Sunday, January 31, 2010

Brush density

Every picture tells a story. Here is the Simpson Duke Best and an Edwin Jagger Best.
Both have a 23mm knot. One cost £74 and the other was £36. The loft heights are 46mm and 54mm. A good example of a brush with a firm backbone and a floppy.

Density is mainly about the amount of hair in a brush but the firmness of a brush can also be increased by setting a lower loft. Dense brushes tend to be more expensive.

Fan or bulb shape head?

Rooney Heritage Stuubby 2  Shavemac 177

Here are two typical shapes used in brush heads. Opinion is divided about the relative merits of each type.
These are discussions I initiated on the shaving forums.


Me? I'm still not sure what I prefer!

How shaving brushes are made

If you really want to get a better idea of how a shaving brush is made here are some useful links:

A visit to Vulfix

Edwin Jagger video

Shaving brush craftsmanship

And if you are a real glutton:

Anatomy of a Simpson's brush.

Good old Mantic

Once you take an interest in wet shaving on the internet you will come across Mantic. His blog and U tube videos have made a huge contribution to stimulating interest in our hobby.
Take a look at Mantic's:

Shaving brush basics video

It covers some of the stuff I've covered here. And if you are looking for advice about how to lather and use your brush you will find plenty on Mantic's U tube site that I won't attempt to emulate here.

Bloggers united!

Knot, loft, floppy, backbone, stiff.

These are key words which define the characteristics of a shaving brush. Take a look again at this Jagger silvertip and Simpson Duke 3.

Both brushes have a knot width at the base of 23mm. Both are 92mm high. But the brushes are completely different. Partly because one is the very soft silvertip while the other is best badger. Simpson's best badger brushes are however surprisingly soft also. The difference lies in the height of the loft - the height of the brush head. The difference is just 4mm. If you have a 'floppy' brush, tie a piece of string round the base of the knot around 4-5mm thick to simulate a lower loft height and feel the difference. Suddenly, the silvertip will be much firmer. This may not suit you. But if you prefer a brush with some backbone which is preferable for face lathering look for a brush with a relatively low loft. Larger knot sizes can afford higher lofts. A firm brush in the 22mm knot size needs to be below 50mm. Rooney do an excellent silvertip 22mm/45mm loft which is an excellent face latherer. If you prefer the luxurious feel of a soft silvertip, mix your lather in a bowl with creams and paint it on, the loft for a medium size brush can comfortably exceed 50mm and you will be happy. If you prefer soaps and face lathering with circular motions go for a firm brush with a low loft. Always check dimensions before buying a brush. They are usually set out clearly on most web sites.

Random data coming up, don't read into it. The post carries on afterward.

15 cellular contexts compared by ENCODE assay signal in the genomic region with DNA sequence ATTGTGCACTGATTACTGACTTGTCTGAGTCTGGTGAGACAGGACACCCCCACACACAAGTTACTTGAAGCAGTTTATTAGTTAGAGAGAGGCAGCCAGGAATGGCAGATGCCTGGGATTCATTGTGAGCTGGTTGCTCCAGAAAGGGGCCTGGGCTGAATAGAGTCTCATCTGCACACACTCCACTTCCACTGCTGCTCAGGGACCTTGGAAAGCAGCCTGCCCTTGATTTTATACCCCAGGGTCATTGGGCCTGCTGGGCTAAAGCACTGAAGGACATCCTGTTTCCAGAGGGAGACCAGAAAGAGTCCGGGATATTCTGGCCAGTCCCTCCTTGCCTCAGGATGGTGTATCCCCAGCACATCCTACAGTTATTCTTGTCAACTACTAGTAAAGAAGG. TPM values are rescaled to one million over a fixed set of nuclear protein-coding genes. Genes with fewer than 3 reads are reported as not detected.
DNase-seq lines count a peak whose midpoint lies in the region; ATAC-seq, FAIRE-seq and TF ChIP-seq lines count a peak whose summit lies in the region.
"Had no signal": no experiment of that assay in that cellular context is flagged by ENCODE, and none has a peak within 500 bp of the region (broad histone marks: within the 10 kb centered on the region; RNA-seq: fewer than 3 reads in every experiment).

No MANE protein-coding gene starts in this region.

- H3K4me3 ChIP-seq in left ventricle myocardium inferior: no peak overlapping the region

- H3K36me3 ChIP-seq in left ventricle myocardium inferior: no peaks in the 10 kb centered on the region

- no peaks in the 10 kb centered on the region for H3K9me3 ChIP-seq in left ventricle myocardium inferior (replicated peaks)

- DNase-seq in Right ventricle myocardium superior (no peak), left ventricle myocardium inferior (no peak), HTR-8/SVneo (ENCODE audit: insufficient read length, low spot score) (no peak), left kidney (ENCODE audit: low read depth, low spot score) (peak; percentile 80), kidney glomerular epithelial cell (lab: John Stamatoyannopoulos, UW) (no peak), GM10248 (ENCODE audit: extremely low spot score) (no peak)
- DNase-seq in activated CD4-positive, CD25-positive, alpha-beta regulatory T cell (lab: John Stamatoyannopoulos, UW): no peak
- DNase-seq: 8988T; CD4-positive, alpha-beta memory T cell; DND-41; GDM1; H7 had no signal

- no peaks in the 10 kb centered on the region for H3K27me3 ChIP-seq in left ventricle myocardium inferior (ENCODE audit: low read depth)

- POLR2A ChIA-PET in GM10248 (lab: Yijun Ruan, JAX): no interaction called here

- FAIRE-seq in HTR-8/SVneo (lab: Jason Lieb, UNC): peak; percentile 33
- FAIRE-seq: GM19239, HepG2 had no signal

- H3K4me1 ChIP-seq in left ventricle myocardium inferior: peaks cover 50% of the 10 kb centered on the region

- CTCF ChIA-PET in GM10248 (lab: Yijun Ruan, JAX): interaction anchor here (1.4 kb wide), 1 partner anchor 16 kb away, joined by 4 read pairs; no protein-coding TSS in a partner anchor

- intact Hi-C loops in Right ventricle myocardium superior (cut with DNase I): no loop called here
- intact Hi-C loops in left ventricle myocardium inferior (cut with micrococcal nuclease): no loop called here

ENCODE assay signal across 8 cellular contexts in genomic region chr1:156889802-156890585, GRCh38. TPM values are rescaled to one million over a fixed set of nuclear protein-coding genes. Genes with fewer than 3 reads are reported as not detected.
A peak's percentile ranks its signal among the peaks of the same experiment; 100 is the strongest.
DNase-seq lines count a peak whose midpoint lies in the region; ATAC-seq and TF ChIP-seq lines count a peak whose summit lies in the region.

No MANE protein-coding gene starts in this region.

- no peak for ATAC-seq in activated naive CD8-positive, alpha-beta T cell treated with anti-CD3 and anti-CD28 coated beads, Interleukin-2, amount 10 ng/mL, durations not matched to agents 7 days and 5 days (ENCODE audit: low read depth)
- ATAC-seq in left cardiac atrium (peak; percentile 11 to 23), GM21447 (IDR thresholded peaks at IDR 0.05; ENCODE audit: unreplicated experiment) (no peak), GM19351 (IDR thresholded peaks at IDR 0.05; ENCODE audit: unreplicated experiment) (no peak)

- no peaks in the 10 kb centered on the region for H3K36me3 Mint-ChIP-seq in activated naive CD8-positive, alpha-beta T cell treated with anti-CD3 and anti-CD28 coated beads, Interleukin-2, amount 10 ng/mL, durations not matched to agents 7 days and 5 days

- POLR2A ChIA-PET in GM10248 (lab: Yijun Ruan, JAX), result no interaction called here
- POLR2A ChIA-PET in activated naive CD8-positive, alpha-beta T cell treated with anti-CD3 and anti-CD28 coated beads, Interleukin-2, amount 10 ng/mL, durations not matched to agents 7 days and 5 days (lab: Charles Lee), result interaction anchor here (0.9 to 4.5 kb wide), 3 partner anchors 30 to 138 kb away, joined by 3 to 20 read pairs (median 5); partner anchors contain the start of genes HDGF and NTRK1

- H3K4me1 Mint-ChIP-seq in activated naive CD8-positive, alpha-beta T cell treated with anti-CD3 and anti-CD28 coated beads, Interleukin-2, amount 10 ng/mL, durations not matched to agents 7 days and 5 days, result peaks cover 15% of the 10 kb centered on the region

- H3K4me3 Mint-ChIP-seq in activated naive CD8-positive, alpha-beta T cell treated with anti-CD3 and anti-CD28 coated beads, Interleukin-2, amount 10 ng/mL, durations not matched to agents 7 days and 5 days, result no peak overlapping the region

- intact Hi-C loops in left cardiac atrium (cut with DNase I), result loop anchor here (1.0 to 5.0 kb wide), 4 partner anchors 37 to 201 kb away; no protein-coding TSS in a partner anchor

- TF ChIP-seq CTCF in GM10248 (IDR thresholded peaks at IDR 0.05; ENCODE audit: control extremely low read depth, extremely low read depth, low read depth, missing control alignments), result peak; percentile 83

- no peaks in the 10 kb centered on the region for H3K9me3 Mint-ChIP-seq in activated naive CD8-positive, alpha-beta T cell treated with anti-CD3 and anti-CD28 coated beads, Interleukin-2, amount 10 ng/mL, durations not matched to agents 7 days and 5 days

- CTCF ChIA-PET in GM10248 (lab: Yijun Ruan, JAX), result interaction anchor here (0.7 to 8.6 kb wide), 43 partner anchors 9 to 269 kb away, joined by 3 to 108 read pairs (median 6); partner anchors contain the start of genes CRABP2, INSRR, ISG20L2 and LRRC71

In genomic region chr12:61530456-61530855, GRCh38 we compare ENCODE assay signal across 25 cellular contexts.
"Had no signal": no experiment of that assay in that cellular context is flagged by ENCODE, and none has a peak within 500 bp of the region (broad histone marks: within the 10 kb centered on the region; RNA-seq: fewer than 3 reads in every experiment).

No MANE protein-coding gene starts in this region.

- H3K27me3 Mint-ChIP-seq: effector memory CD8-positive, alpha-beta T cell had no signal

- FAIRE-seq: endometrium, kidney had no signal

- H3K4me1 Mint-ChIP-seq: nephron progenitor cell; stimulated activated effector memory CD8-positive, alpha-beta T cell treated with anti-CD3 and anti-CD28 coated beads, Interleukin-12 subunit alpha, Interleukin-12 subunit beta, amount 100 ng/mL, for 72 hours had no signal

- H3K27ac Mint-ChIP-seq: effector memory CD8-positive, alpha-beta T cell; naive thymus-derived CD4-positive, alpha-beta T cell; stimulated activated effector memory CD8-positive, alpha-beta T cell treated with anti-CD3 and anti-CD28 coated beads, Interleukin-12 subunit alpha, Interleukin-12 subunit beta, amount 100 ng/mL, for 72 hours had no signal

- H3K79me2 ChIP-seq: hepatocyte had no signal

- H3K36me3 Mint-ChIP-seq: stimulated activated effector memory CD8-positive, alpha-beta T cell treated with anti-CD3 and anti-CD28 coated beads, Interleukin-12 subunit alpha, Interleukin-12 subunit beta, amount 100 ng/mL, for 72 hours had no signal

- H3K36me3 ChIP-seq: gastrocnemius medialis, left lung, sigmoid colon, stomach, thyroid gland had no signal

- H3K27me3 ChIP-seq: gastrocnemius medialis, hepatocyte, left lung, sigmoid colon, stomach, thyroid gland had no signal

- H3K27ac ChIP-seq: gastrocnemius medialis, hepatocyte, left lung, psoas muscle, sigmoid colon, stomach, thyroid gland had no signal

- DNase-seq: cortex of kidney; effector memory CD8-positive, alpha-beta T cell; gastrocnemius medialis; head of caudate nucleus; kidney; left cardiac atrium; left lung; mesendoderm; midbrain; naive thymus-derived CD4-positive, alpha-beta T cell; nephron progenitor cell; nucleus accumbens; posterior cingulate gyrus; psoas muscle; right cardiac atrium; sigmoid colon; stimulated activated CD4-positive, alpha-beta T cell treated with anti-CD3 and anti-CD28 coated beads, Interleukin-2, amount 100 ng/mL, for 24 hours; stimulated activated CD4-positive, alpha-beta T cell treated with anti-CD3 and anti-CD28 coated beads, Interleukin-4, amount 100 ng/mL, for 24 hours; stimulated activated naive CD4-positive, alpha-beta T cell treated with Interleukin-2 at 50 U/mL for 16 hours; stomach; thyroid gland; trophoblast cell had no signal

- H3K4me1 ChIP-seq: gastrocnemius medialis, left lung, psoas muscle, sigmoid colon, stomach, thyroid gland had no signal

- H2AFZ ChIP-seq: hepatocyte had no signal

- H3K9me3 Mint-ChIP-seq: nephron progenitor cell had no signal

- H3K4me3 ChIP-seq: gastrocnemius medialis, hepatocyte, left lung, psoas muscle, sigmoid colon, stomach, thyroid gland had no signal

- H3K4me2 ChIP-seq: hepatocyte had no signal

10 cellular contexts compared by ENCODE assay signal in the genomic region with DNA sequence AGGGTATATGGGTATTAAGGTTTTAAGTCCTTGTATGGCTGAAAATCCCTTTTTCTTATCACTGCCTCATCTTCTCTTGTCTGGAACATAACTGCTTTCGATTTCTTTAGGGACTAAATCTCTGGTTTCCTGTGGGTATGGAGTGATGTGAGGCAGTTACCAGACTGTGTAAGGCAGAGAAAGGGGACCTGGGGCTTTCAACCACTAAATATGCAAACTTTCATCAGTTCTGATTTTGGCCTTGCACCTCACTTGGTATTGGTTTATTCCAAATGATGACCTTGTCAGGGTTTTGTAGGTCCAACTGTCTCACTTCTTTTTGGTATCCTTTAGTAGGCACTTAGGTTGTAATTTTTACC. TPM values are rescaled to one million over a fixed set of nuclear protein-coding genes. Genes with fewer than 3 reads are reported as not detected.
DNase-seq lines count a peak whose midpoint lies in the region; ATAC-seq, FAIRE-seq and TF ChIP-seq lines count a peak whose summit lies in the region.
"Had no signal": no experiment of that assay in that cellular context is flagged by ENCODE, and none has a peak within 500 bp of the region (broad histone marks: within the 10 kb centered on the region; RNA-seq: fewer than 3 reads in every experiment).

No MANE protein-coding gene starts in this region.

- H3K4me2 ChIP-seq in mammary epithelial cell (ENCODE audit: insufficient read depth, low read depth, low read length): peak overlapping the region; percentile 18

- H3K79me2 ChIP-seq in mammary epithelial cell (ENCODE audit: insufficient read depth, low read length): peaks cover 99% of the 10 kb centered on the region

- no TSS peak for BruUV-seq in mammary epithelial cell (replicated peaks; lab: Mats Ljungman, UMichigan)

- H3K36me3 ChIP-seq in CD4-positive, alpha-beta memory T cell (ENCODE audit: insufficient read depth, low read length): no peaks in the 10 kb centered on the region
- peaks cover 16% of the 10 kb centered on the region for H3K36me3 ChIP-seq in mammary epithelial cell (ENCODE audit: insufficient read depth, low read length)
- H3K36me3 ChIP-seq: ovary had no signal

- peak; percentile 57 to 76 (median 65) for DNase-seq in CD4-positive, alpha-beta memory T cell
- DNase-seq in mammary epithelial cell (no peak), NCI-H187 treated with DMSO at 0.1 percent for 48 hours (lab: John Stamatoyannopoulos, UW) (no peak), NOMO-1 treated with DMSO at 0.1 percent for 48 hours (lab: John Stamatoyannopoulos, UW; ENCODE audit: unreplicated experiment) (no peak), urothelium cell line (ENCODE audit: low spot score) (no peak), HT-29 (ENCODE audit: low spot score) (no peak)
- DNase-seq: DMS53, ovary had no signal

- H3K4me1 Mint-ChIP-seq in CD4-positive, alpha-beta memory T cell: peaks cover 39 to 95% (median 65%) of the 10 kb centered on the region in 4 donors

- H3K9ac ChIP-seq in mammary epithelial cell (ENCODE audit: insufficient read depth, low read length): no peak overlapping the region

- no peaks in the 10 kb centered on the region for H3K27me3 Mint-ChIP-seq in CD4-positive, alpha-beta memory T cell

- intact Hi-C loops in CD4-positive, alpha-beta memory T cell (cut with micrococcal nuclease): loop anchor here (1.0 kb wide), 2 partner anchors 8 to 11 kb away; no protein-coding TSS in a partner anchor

To explore further the opinions of shaving enthusiasts take a look at these threads about knot/loft preferences:

Saturday, January 30, 2010

Badger grades

You will come across lots of grades when looking for a brush. There is no industry standard. Even the same so called grade varies with different makers. So you have terms that include words like finest, silvertip, super, best, pure and combinations of these words. They are all to do with the part of the badger they came from as well as treatments applied to the hairs.
There is a mass of information about shaving brushes on the shaving forums. Here is one which describes the grades of several of the famous makers and brands.


This is a term used to describe the number of bands of colours visible above the brush handle. Usually it's three: light, dark, light. But in recent times, particularly for short loft brushes, you come across two band brushes. These are usually very dark from the base with almost white tips. These are mostly made from long best badger hair which is quite stiff yet very soft at the tips. It makes a fine all round brush suitable for use with both creams and hard soaps.

Some boar brushes have hairs that are all one colour - a one band?!

Badger Grades explained - Badger and Blade Wiki

Badger v Boar v Synthetic?